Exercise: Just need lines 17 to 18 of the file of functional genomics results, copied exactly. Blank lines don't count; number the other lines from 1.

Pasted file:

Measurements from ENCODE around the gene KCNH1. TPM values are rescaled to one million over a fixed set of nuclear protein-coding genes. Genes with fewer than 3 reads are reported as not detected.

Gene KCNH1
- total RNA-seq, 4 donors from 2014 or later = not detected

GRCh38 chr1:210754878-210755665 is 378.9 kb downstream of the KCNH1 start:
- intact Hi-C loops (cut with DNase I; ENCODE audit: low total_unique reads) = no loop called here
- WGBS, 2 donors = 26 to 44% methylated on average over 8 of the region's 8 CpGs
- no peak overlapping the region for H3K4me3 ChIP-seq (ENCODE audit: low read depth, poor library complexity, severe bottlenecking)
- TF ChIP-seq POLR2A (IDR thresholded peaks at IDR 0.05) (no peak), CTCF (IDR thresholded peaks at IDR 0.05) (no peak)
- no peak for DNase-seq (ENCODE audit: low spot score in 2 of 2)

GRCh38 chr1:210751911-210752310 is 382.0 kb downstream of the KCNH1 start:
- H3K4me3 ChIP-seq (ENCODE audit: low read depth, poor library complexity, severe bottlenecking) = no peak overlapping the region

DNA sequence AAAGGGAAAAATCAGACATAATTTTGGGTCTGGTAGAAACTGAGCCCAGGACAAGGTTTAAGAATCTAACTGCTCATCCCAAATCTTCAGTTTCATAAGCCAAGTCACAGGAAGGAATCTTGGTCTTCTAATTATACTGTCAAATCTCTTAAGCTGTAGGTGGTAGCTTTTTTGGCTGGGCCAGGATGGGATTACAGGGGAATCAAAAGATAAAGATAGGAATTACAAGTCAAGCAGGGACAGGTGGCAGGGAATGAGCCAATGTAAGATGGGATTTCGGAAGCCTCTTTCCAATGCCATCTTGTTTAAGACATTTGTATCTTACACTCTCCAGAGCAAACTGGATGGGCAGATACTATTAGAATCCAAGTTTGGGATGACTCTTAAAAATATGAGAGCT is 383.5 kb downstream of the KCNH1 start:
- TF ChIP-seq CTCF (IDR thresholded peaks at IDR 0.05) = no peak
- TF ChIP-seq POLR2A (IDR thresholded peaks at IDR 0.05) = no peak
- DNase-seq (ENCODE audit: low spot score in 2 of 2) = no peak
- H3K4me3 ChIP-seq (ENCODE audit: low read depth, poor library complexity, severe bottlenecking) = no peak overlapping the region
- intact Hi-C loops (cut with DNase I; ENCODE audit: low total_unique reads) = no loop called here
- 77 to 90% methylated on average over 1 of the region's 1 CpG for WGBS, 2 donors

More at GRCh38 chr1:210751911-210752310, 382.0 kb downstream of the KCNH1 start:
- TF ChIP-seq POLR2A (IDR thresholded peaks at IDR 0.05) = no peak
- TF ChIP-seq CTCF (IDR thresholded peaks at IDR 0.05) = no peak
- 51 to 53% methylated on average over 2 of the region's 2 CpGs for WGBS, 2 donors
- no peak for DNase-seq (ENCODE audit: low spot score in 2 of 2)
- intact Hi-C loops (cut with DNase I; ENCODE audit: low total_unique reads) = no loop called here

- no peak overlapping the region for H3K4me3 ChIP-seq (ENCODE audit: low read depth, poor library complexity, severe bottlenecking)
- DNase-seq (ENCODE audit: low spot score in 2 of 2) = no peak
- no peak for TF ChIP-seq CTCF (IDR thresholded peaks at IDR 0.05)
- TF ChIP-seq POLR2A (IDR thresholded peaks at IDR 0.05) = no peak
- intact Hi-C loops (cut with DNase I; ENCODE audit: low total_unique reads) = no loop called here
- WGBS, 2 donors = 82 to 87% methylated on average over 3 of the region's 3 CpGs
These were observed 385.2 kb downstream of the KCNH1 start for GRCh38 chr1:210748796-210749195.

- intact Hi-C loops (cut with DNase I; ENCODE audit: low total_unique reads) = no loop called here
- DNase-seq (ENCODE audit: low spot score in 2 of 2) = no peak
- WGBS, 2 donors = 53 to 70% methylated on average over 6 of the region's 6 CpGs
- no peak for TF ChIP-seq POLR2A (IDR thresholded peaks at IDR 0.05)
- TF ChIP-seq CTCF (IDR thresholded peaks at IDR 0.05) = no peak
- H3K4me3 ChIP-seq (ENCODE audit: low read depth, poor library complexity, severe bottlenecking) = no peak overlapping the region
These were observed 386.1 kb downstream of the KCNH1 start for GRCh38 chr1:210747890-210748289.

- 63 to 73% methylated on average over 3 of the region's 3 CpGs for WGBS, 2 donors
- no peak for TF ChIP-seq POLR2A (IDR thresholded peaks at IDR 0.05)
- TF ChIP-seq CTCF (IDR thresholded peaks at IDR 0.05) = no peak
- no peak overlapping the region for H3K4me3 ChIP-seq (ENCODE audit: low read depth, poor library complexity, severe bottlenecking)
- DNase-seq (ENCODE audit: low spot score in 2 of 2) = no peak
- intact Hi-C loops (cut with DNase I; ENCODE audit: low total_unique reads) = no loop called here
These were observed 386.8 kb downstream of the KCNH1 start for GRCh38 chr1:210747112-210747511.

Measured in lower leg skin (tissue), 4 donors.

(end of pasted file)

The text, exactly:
- intact Hi-C loops (cut with DNase I; ENCODE audit: low total_unique reads) = no loop called here
- 77 to 90% methylated on average over 1 of the region's 1 CpG for WGBS, 2 donors